This is the time of year when we begin planning our new season of training and racing, and stopping to take a look in the rearview mirror and review LAST season is a tremendous place to start the process. Now is the time to consider what went right, as well as what could be improved upon for even greater success in the upcoming year. This is true in many aspects of life, but I will focus primarily on planning our training and racing schedules for the upcoming year to optimize performance and satisfaction.

Personally, I am feeling that my performance and training efficacy have suffered in recent years, both due to aging AND to falling into a training schedule rut that (IMHO) is no longer giving me the stimuli that I need to maintain the race results that I am looking for. With my planned return to a full IRONMAN distance race at IRONMAN California this October, I also feel a need to revamp my race day fueling strategy for long course events, due to a DNF at my last IRONMAN distance event after bonking badly at mile 20 of the run in Chattanooga 2021.

Here I will outline my previous patterns, along with what I am envisioning for the upcoming season. Hopefully, some of these proposed changes will cause some of my readers to take a look at their own past year(s) and think about whether some of these, or possibly other, alterations to their training and racing habits might bring about positive changes in the future.

Like many of you, I always take time early in the year to plan my racing schedule for the season. I always like to insert some variety into this and will not really make drastic changes to this process, as it has served me well in the past. It is vital in this process to consider serious A races along with the less important B and C races, and space them throughout the calendar year to allow proper build and recovery blocks in the schedule for peak performance when needed.

Here is a place where I am truly going to abandon my past habits and dive headfirst into something new. I, and many other athletes, have often relied on the tried and true pattern of 3 week build/1 week recover, with each week containing a progressing long run and long ride that is directly related to the event distances of the primary event targeted in this training block. As I advance in age, I am finding that it is difficult to fit the proper recovery time into this type of schedule and, also, that my 30+ years of training and racing have supplied me with sufficient endurance base that I don’t really need to spend so much time redeveloping something that I already have. I feel that it is more important to incorporate strength training and quality speed/power sessions, along with the additional recovery time needed for this more stressful load.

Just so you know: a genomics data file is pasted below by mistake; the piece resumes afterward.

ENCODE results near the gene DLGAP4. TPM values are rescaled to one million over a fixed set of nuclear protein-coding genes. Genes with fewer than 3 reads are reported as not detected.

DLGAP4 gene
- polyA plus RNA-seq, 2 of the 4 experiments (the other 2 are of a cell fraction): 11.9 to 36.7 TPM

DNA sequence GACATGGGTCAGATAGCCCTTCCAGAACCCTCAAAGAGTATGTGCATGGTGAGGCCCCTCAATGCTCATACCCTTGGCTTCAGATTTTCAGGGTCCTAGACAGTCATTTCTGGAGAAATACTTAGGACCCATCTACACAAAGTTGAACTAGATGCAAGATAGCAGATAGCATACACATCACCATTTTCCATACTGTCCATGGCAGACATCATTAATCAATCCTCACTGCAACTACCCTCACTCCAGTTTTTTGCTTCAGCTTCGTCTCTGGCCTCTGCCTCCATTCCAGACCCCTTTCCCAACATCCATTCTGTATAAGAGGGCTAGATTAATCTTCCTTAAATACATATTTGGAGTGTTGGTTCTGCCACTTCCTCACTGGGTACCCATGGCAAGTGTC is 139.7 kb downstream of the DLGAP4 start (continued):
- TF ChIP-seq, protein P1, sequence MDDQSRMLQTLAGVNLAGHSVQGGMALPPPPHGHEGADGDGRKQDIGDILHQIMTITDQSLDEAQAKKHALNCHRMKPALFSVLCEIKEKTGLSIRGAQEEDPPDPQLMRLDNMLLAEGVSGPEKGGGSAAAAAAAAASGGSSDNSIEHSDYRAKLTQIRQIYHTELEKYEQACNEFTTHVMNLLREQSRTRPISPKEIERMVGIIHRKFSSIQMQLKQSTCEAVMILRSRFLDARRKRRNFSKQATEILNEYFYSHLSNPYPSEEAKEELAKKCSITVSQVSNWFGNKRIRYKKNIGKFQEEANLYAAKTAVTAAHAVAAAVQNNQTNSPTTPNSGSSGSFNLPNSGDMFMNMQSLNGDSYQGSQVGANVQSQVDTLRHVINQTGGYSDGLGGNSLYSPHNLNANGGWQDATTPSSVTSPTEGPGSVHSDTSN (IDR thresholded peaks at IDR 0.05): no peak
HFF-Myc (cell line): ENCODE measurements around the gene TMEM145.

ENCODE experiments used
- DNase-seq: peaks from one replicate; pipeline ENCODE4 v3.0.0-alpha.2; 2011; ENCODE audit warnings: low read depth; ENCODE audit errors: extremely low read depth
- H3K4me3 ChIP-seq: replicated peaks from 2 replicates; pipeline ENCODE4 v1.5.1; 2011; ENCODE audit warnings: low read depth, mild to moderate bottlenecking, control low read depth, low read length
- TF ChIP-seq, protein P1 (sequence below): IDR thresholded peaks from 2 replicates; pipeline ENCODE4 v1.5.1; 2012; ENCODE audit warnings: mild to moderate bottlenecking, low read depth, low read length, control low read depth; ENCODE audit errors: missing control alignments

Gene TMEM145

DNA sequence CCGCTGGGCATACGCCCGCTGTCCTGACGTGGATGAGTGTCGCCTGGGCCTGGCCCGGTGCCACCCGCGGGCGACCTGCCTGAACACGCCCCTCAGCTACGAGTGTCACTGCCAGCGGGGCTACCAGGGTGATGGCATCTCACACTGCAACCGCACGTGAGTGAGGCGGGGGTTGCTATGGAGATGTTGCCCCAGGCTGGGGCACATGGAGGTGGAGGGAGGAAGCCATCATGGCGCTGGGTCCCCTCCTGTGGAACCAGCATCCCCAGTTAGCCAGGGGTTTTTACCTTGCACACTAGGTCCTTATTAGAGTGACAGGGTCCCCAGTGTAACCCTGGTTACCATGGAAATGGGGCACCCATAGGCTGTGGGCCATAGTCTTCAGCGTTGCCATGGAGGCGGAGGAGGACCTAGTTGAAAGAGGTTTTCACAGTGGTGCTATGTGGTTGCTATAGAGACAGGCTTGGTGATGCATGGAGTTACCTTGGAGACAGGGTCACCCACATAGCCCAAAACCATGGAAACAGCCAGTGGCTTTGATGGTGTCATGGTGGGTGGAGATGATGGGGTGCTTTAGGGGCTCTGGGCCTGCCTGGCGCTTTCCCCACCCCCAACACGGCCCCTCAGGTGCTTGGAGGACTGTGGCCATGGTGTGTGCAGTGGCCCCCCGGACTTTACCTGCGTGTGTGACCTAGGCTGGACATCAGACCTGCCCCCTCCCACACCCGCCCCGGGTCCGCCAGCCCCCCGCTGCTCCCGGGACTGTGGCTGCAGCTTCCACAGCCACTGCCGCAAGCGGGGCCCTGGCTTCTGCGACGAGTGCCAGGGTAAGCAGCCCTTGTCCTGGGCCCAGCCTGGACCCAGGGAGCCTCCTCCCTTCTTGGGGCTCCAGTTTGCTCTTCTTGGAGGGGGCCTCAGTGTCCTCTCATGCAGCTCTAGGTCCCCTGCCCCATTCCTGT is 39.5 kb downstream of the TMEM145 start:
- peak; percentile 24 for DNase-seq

SO, what I am planning to do is to move from a one week basic schedule, to a two week basic schedule, allowing for additional variety of quality sessions and sufficient recovery to adapt. This two week block will, of course, include my endurance days, but I am going to try something a bit different this year. With the midweek populated with interval and strength sessions on a rotating focus, I will continue with my endurance sessions on the weekend, as I always have done.

However, as I build these days during the early season, I will reach a plateau point that will set things off from what I have always done in the past, which has been the 3 week build/1 week recover repeated throughout the season. I intend to make the change when I reach the 2 hour ride and 1 hour run targets.